This video breaks down the realities of segregation in Oakland–Please take a look and share, and join us for our event looking at solutions on 10/20
Your life chances in Oakland and elsewhere depend largely on where you are born.
And where you are born isn’t an accident of fate. It is usually dependent on past or present segregation that arose under the color of law.
The State of Black Education in Oakland brought the Black community together to review the history of segregation in West Oakland, its results, and what we can do now.
As Richard Rothstein explains in his book The Color of Law, Housing segregation was not just the product of poverty or even biased attitudes. It was created largely by U.S. government policy.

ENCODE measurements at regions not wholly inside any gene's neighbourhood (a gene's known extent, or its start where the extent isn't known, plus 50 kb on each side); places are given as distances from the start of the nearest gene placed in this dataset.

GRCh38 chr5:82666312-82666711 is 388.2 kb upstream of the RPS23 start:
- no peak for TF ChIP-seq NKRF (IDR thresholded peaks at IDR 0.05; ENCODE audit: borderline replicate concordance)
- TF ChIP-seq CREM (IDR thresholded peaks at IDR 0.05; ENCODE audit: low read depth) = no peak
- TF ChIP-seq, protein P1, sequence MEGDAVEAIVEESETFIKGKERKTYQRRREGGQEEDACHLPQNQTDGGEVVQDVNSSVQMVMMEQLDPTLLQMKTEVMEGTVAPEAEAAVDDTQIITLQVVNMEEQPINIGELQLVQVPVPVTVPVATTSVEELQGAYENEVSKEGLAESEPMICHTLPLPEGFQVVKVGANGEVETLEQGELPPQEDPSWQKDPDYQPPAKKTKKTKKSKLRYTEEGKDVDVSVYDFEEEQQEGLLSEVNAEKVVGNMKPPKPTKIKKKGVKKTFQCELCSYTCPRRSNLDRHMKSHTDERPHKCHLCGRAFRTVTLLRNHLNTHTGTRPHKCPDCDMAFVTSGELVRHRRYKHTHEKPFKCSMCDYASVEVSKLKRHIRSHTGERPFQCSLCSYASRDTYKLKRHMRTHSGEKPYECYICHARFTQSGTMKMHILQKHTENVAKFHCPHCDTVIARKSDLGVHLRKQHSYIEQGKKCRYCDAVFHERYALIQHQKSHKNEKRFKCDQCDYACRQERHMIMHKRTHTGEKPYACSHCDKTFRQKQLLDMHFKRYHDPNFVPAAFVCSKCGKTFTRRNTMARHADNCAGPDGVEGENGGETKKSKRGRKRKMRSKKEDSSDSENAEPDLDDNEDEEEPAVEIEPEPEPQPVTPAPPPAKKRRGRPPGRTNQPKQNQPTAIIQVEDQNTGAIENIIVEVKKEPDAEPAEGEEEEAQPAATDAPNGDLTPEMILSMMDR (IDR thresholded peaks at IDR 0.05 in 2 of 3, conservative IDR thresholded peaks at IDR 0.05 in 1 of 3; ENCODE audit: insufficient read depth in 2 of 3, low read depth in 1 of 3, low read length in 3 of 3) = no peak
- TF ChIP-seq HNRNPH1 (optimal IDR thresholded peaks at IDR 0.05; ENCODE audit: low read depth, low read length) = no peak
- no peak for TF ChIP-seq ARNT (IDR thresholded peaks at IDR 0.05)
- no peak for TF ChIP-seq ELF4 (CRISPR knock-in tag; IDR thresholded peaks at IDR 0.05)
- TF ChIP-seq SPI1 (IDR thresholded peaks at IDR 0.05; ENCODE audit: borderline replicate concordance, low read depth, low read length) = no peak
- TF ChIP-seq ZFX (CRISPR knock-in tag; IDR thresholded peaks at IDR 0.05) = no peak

As FHA loans helped white people move to the suburbs, redlining forced black people to live in neighborhoods that were overcrowded, had fewer services, and were located in industrial or hazardous areas.
While black people and Mexican Americans fought these policies, In 1964, white precincts in Alameda overwhelming approved Prop 14, legalizing discrimination by landlords and property owners.
Today we see the legacies of government-created segregation through disparities in environmental stressers and health outcomes like asthma rates. And neighborhood has long been a predictor of access to schooling and school performance.
Beyond knowing this history, we must all join those who have been leading the decades long struggles for fair housing and school access. It’s time we stand up and demand that all children deserve to grow up in healthy neighborhoods and quality schools.